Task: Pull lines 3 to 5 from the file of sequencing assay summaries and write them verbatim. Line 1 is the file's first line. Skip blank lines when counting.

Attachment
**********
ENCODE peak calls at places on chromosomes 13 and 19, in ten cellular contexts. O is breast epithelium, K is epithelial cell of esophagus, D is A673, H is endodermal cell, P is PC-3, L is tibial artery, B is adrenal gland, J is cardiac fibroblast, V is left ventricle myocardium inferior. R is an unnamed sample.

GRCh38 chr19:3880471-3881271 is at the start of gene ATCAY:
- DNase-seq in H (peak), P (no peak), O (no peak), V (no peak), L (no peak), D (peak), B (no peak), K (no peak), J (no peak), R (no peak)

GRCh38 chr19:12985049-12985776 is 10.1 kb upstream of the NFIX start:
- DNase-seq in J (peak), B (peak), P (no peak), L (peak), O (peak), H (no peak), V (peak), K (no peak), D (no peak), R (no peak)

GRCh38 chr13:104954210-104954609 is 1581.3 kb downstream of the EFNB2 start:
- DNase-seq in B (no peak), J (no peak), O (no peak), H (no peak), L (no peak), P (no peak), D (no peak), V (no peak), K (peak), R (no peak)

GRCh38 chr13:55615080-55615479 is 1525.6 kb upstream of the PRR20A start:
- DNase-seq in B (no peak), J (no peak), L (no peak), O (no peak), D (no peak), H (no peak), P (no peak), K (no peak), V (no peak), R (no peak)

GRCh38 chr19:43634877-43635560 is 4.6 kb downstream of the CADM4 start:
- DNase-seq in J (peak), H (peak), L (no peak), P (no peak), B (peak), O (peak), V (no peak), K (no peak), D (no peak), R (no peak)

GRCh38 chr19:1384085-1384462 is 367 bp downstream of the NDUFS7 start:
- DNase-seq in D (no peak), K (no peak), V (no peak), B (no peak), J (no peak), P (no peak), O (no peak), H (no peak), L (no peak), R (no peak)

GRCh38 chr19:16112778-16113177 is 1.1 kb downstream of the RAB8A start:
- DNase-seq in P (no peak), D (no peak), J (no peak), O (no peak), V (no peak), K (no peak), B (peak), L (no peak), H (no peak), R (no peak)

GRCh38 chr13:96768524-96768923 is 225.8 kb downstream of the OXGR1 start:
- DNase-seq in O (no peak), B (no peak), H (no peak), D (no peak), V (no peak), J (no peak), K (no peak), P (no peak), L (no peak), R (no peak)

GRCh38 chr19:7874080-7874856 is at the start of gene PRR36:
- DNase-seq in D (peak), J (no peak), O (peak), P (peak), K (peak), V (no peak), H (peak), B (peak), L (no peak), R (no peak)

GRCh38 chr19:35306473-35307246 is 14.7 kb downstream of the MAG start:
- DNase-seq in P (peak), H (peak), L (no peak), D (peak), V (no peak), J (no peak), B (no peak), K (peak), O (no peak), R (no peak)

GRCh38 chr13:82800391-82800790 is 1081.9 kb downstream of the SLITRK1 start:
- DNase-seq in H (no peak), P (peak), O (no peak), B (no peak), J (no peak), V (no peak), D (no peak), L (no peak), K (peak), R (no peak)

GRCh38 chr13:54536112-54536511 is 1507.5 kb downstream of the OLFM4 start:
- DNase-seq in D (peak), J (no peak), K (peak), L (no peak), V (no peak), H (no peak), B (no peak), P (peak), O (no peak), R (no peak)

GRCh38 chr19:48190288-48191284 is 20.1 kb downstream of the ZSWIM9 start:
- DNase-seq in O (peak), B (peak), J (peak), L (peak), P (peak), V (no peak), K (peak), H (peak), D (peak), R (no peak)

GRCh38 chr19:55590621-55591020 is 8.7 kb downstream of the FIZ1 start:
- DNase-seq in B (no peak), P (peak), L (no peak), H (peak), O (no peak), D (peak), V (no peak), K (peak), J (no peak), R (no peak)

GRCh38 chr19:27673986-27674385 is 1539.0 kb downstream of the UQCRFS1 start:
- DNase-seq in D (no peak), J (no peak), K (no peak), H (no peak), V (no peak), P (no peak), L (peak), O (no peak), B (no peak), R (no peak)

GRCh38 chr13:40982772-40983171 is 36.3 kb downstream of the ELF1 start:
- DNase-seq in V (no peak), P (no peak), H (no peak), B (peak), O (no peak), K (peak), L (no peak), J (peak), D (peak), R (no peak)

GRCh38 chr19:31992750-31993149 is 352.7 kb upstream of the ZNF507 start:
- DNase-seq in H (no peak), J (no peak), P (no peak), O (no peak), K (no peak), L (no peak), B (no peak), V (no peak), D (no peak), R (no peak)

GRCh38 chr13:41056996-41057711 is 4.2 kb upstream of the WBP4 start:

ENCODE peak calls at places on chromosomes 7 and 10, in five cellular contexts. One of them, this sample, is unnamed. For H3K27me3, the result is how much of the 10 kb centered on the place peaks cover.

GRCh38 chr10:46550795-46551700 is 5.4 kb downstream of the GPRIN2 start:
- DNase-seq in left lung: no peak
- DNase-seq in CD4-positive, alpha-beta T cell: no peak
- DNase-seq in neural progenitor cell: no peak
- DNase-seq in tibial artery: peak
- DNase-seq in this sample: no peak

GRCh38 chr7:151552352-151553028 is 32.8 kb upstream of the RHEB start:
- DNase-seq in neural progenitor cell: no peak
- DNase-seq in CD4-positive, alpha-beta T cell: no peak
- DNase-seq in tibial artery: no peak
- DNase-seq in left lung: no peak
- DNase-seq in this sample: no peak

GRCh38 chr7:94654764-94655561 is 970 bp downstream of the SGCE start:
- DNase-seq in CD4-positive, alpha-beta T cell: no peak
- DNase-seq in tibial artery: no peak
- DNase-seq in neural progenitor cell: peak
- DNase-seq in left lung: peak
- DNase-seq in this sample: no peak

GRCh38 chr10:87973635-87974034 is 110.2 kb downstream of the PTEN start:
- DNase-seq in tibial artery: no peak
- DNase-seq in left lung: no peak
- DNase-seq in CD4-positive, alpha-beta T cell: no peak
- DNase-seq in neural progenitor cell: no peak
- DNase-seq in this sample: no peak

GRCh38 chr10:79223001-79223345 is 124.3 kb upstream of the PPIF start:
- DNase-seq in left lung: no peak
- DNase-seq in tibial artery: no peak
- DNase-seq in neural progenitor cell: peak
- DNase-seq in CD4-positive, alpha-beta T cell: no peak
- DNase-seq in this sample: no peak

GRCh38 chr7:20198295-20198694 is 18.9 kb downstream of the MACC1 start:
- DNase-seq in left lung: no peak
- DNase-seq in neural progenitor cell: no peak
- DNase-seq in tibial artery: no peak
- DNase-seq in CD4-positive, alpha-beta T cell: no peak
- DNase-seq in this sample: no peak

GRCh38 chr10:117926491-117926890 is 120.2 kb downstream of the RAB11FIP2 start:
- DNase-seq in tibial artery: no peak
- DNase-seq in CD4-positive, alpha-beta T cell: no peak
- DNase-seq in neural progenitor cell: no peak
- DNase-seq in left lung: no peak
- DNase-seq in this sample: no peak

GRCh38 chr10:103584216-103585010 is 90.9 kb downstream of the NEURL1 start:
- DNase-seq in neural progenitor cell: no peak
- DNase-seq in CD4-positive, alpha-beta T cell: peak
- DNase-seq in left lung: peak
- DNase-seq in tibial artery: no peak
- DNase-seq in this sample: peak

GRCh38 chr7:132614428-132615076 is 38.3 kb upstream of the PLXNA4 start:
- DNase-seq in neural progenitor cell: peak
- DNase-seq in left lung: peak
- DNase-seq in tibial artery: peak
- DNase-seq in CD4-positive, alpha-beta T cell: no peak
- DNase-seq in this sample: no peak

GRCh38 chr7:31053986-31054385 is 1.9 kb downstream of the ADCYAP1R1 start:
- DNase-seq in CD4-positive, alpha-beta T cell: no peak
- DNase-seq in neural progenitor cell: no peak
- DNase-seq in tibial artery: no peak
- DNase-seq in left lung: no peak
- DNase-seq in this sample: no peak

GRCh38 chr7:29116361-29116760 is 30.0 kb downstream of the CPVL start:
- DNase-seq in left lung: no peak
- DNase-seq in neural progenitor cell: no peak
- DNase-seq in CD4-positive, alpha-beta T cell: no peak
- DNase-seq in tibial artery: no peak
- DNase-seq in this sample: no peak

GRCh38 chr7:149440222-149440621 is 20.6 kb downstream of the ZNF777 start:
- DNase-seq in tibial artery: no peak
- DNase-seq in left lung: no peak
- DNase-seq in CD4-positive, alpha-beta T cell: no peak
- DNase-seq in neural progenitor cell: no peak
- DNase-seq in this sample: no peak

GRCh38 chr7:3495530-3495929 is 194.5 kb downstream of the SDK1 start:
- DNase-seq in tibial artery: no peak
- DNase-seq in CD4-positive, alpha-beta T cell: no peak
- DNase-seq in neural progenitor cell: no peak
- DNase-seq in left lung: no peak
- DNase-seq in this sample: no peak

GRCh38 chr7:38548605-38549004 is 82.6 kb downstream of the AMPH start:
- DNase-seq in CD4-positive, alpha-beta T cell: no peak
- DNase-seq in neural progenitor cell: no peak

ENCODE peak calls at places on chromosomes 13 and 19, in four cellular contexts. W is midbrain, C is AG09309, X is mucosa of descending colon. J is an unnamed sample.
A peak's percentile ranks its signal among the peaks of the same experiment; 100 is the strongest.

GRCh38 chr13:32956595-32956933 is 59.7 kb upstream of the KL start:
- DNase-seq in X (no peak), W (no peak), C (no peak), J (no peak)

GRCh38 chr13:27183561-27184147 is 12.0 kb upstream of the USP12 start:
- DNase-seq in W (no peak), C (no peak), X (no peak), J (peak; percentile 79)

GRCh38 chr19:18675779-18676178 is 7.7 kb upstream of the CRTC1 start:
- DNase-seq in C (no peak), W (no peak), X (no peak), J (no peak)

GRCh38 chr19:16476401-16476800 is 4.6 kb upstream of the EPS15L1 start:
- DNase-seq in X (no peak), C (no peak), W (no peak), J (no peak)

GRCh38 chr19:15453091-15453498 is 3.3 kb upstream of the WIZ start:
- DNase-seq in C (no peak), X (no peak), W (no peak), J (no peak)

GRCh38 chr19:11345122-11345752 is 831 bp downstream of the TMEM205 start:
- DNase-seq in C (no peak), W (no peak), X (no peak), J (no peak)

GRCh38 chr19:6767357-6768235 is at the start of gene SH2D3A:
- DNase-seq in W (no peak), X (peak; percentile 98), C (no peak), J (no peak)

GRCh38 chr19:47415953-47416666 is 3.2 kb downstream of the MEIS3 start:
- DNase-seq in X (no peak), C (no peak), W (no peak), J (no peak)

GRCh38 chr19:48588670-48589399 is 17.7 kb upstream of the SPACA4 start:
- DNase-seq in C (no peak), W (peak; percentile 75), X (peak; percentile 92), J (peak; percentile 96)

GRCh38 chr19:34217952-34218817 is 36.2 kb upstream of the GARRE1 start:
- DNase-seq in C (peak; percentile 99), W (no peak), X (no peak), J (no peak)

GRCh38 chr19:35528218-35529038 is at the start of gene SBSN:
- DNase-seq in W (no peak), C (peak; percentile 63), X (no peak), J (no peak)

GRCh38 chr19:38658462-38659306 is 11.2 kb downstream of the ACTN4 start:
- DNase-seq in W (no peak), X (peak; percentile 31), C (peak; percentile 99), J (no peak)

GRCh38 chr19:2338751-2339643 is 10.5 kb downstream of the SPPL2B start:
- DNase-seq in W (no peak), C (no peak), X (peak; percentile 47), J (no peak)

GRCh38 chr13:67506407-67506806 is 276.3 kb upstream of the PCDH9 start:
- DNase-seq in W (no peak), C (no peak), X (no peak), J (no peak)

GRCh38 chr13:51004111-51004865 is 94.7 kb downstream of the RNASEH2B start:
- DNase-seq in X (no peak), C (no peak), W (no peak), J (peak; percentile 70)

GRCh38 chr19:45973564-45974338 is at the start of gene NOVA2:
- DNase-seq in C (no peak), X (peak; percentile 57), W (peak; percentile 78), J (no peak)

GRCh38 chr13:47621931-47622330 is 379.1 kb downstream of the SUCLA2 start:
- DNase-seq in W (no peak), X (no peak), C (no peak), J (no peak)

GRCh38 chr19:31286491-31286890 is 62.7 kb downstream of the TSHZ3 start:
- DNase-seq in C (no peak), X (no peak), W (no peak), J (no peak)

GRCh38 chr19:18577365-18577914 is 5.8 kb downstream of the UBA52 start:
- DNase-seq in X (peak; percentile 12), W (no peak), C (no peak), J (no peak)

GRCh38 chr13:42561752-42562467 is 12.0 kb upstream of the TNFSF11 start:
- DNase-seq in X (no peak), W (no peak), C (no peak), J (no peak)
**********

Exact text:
- DNase-seq in H (peak), P (no peak), O (no peak), V (no peak), L (no peak), D (peak), B (no peak), K (no peak), J (no peak), R (no peak)

GRCh38 chr19:12985049-12985776 is 10.1 kb upstream of the NFIX start:
- DNase-seq in J (peak), B (peak), P (no peak), L (peak), O (peak), H (no peak), V (peak), K (no peak), D (no peak), R (no peak)